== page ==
SteelSeries has been offering top-shelf gaming peripherals for years now—mice
, and their signature series of headphones
. Their products aren’t cheap but for the money you know you’re getting a quality piece of gear for your console or high-end gaming rig. They recently asked us to review their latest headphones and I admit to being intrigued and a little confused by the products: versions of the 7H and Siberia V2 headsets, but tailored to the iPhone, iPad and iPod.
Regular readers know I am no friend of Apple, their overpriced products or the thorough cheapening they’ve done to portable gaming with the iPad and its innumerable apps. That said this review isn’t about Apple products, but two 3rd party accessories for them. And the headphones themselves are fantastic.
These headsets are truly top of the line. Again, they aren’t bargain priced—they run $100 and $130 for the Siberia and 7H, respectively—but you’re getting the best quality for your money. The builds are sturdy and classy, and the sound fidelity on both sets is fantastic. I’m not sure where that extra 30 bucks comes in on the 7H because I couldn’t tell any difference in performance or build quality between the two, but of course there are some differences.
The Siberia comes in typical Apple white and has a somewhat “spindly” appearance. I don’t mean to say it looks weak or fragile, its frame just has a light, open look to it. The ear cups are connected by two plastic-coated metal bands. An under-slung cushioned strap, suspended by adjustable cables from either ear cup bracket, supports your head and keeps it from rubbing against the frame. This suspension system makes wearing the Siberia feel somewhat floaty and unrestricted, something I wasn’t expecting but appreciated. The strap tends to shift, however, and could potentially mess up your hair; I wore it before and after a trim and it was more comfortable after, so people with longer or curly hair might want to keep that in mind.
The 7H is the more traditionally constructed of the two; the ear cups are attached to a thick, flexible band of plastic which is padded on the bottom. The ear cups have more mobility than on the Siberia, with both swivel and tilt joints. The cups can even be removed for travel and storage. The 7H comes in black, with an extra set of cloth pads if you prefer those over the standard leather.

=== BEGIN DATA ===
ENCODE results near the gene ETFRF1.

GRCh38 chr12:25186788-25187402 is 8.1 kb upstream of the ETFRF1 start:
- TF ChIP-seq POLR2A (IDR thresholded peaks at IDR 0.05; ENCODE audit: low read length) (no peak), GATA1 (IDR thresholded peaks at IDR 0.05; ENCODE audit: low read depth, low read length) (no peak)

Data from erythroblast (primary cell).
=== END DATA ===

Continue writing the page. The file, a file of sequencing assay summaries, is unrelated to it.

The 7H and Siberia share a number of features as well. Both have studio quality isolation pads, large enough to comfortably accommodate even my massive open-car-door ears. They also have retractable microphones in the left ear cup, and a handy mic volume control built into the cord that even lets you answer a phone call by pressing on the Steel Series button. There’s no doubt that these are superb headsets…which makes their application all the more puzzling.
These are expensive, high-end gaming headsets. Now I’m not using the old canard that Apple products don’t support games—with Steam’s recent integration into the Mac platform and many of Valve’s best games fully playable on Macs, I must grudgingly concede that Macs are legitimate gaming platforms. But these headsets aren’t even explicitly designed for Mac computers, but Apple portables, and they have the audio jack for those portables and nothing else.
Both the 7H and Siberia for iPod, iPad and iPhone use, out of necessity, Apple’s proprietary TRRS input plug for both audio and voice transfer. They work beautifully as headphones for a slew of common devices—I used them on my scratch-built gaming PC, my Phillips MP3 player, and even my DS Lite—but if you want to utilize the full headphone and mic functionality you need to use them with Apple’s portable devices. The only way to use both features on other devices is to buy an adapter. I’m not saying this choice of plug is wrong; the headphones are made for Apple’s portable devices, so they automatically need to use that composite plug. My issue is, well, why?
Why would I spend this kind of coin on large, studio-type headphones for a portable device? I’m certainly not going to toss a pricey headset into my backpack or gym bag, and I’d rather not use such a large device for portable music, computing or gaming anyway—I’d get some nice earbuds instead. As I said, these headsets are geared toward serious PC gaming. The iPad’s repertoire of Fruit Ninja, Plants vs. Zombies and Cake Mania don’t exactly call for the immersive aural experience that these headphones deliver. Buying these bad boys for Angry Birds is overkill and cumbersome, plain and simple. I’d recommend them for serious PC gaming, but SteelSeries already offers versions of these headsets that work with the standard 2-plug setup or even USB, so if you’re in the market for a PC headset you might as well get the 7H or Siberia that works with a PC out of the box.
As to communication with the iPhone, the size is the main issue; a smaller, more affordable headset or Bluetooth earpiece would be preferable to the 7H and Siberia’s luxurious size. Pulling these big headphones out to answer a call on the subway is impractical and under the circumstances, probably looks a little goofy.
I know, every market has its high-end top dollar peripherals, but the quality and size of the 7H and Siberia are just ill-suited to Apple’s admittedly bargain-flavored portable gaming, and they are just too big to use as your primary smart phone headset. The 7H and Siberia are the kind of investment I’d keep safe and sound at home, plugged into my PC. I’d recommend them whole-heartedly for serious gaming or studio work but they’re the last thing I’d lug around for my tablet or MP3 player. If you want the quality and style of the Siberia or 7H for your gaming PC or home audio setup, get the standard or USB models that SteelSeries already offers. Unless overkill’s your thing, I’d use something much smaller, cheaper and more portable for gaming on Apple’s portables.
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